Click here to listen to a recording of this Interview!

If you are interested in the topic of Iranian Liberalism and Western Left, I am interviewing Danny Postel writer of the book "Reading Legitimacy Crisis in Iran" on my radio program on KBOO 90.7 FM at 6 PDT coming Thursday 4/12/07 program is webcast at click on the listen live icon. Danny has just come back from a two weeks trip to Iran in March. Just to give you an exposé to the book, I suggest following review by Rafia Zakaria.

Danny Postel is a journalist and critic living in Chicago. He is a Senior Editor of openDemocracy, an online global magazine of politics & culture; a Contributing Editor to Dædalus, the journal of the American Academy of Arts & Sciences; a member of the editorial board of The Common Review, the magazine of the Great Books Foundation; and an Editor-at-Large of Stop Smiling.

In 1991 he was on the editorial collective of Left Green Notes, the magazine of the Left Green Network. From 1996-1999 he hosted Free Associations, a weekly radio show in Chicago about politics, culture, and books. In 2000-2001 he was editor of philosophy and then history & humanities at, the late online magazine of Encyclopædia Britannica. From the fall of 2001 until the spring of 2003 he was a staff writer for The Chronicle of Higher Education, where he covered philosophy, history, political theory, Middle Eastern studies, and African studies.

He has taught journalism at Columbia College in Chicago; English as a Second Language at St. Augustine College and at the Howard Area Community Center in Chicago; and Spanish in a Chicago elementary school. He is the author of Reading Legitimation Crisis in Tehran: Iran and the Future of Liberalism, forthcoming from Prickly Paradigm Press in October, and the editor of The Shadow of Kosovo, an anthology exploring the debate amongst leftists over the Kosovo war, forthcoming from Cybereditions.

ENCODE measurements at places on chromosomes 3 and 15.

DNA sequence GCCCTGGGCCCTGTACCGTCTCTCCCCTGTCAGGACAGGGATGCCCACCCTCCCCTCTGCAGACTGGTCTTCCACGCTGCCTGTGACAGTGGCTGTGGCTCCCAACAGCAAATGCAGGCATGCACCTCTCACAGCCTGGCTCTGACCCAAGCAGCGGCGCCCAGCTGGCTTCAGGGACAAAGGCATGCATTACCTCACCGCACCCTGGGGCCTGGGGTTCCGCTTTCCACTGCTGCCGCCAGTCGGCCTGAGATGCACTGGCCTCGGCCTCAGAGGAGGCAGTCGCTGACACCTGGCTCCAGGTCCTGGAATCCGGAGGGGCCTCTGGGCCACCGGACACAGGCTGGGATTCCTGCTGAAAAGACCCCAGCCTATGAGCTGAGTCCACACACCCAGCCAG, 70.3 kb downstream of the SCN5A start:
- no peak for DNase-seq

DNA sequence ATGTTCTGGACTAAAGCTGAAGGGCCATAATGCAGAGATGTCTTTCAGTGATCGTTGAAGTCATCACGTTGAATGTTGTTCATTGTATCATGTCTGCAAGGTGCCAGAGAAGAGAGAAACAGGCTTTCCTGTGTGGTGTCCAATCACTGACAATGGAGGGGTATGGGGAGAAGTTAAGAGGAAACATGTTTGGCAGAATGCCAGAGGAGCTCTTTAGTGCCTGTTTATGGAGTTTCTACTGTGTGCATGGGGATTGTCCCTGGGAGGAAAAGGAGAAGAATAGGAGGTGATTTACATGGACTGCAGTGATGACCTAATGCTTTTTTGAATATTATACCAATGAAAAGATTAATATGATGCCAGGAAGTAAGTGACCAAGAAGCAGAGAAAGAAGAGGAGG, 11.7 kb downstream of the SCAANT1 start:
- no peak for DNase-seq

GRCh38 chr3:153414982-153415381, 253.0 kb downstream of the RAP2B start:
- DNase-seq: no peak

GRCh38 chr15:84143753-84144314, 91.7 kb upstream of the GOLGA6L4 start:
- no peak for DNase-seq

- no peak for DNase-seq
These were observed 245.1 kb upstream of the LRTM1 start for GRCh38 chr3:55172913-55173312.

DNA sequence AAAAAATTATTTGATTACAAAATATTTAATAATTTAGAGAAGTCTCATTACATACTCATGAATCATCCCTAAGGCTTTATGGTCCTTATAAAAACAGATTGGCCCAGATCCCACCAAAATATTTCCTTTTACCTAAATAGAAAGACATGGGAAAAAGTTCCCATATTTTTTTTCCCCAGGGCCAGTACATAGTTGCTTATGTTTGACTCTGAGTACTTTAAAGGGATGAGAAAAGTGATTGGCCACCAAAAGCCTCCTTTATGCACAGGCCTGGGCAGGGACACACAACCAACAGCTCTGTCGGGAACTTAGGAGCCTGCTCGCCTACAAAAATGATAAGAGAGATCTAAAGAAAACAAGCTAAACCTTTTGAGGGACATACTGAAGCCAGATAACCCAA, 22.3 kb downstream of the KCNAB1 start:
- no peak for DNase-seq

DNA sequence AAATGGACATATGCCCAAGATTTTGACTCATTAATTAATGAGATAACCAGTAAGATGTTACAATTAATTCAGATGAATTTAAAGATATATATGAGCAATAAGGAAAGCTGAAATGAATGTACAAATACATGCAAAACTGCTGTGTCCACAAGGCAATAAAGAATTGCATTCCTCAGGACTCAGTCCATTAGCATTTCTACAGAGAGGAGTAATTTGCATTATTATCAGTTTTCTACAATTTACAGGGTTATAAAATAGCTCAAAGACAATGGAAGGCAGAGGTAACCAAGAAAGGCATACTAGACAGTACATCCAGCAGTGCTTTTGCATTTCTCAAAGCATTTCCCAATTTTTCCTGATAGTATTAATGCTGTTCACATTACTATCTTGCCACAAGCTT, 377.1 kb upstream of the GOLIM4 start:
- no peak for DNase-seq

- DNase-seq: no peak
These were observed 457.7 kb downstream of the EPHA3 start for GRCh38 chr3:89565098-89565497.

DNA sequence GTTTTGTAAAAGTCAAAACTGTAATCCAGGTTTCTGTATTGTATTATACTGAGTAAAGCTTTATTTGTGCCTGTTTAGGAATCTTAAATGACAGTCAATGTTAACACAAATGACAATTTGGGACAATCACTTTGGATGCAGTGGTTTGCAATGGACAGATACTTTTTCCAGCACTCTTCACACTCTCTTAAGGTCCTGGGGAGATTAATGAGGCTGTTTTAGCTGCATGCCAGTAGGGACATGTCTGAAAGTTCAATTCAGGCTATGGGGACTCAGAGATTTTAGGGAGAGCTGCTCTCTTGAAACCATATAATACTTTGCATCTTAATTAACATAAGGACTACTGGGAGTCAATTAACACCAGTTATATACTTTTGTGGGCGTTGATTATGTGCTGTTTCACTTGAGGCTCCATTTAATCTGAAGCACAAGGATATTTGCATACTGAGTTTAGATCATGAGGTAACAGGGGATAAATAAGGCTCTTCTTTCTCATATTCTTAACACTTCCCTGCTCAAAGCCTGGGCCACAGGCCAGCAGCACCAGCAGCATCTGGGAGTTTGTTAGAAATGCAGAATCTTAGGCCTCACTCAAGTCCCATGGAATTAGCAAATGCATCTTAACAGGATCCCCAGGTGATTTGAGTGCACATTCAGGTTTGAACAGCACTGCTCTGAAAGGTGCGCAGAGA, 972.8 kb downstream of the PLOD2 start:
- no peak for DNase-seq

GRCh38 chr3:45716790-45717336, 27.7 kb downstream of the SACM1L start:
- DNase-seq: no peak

Reading Legitimation Crisis in Iran
Iran and the Future of Liberalism

Wednesday 4 April 2007
Rafia Zakaria

An indictment of the Western Left, which has abandoned Iranian liberals in their fight for freedom and democracy.

IN unravelling the grand universalism of the Modern project, post-modern thinkers arrived at a conception of authenticity that eschewed the imposition of Western ideas on the misunderstood `other'. They proclaimed the death of universalism and left behind a philosophical legacy that presented diverging paths for the Western and non-Western world. For the Western Left, the acknowledgement of complicity in the exploitative projects of colonialism and the recognition of the distorted perspectives of orientalism brought in its wake an unquestioned veneration of those aspects of the non-Western `other'. For the non-Western world, the post-modern legacy meant the rejection of all that bore the imprimateur of the oppressive `other' and led to a search for a pre-colonial truth unmarred by Western influence. In the ideological confusion that followed, religious fundamentalism clothed itself in the robes of authenticity and produced a political discourse that thrives on the crude evaluative principle that ideas have singular geographical sources that dictate the status of their authenticity and relevance. In countries such as Iran, anti-imperialist arguments have been appropriated by theocracy and religious faith manipulated as a means to delegitimise any and every form of dissent.